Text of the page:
Jim Ratcliffe, Ineos founder and chairman, said: "This is a hugely important day for Ineos and the UK. Shale gas can help stop the decline of British manufacturing."


Shale gas and fracking protestors.

Research says fracking isn’t apocalyptic

The Scottish Government announced that there was to be a moratorium on granting consents for unconventional oil and gas development in Scotland until further research and a public consultation was carried out in January 2015.

Opinion 5
A Generic Photo of a divorced couple arguing over custody of their children. See PA Feature ADVICE Advice Column. Picture credit should read: PA Photo/thinkstockphotos. WARNING: This picture must only be used to accompany PA Feature ADVICE Advice Column.

Making someone stay in an unhappy marriage smacks of old mores

Following hot on the heels of a decision by the English courts to award a woman who lost the bulk of her divorce settlement by making poor financial decisions, larger monthly payments from her long-suffering ex-husband years after their divorce, came another headline: “Woman appeals against divorce refusal.”

Opinion
Power of Attorney document waiting to be filled in and signed.

Where there’s a will, have a Power of Attorney too

The modern incarnation of the power of attorney (PoA) as provided by the Adults with Incapacity (Scotland) Act 2000 has two separate functions. One is the traditional function of authorising a named person or persons to conduct business on behalf of the person granting the PoA. Such business might include operating bank accounts, signing documents and cheques and even selling residential property.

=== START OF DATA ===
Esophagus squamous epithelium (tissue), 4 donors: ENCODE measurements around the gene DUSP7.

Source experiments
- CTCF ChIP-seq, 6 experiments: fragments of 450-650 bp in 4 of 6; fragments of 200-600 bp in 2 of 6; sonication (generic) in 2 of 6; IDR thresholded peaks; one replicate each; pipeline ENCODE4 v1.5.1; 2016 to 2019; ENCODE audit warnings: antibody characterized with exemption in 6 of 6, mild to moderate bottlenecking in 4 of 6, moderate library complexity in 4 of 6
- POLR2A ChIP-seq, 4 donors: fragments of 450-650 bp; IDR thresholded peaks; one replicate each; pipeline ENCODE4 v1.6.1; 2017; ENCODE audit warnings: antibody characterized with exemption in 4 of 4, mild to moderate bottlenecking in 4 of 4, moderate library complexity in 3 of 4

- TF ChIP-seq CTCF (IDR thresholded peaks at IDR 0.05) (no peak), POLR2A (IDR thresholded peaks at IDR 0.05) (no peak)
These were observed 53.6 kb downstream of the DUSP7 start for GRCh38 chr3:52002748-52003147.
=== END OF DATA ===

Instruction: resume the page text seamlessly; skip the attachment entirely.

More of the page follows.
Opinion
Vinyl  is an experience, from handling, to artwork, to listening

Jack Cannon: Savouring music, books and films without a computer has its benefits

In an increasingly digital age, some people – including myself – are going back to the ‘traditional’ forms of accessing entertainment.

Opinion

Victor Clements: Now is the time to affect Brexit negotiations

We have known for nearly nine months now that we will be leaving the European Union and that things are going to be different in the future.

Opinion
Children could and did get out and about without adult supervision

Peter Hoffmann: Kids are losing the skills for amusing themselves

How can things be better, yet worse?

Opinion
A new report has said that traffic congestion cost the UK economy �31billion last year.

Leader comment: Roads must be transport priority

There are few more frustrating components of modern life than the traffic jam, sitting there going nowhere is the very definition of a waste of time.

News
Tanks and armoured vehicles of the Iraqi forces, supported by the Hashed al-Shaabi paramilitaries, advance towards the village of Sheikh Younis, south of Mosul, after the offensive to retake the western side of Mosul from Islamic State (IS) group fighters commenced. Picture AFP/Getty Images

Leader comment: Pushing IS out of territory will not end bloodshed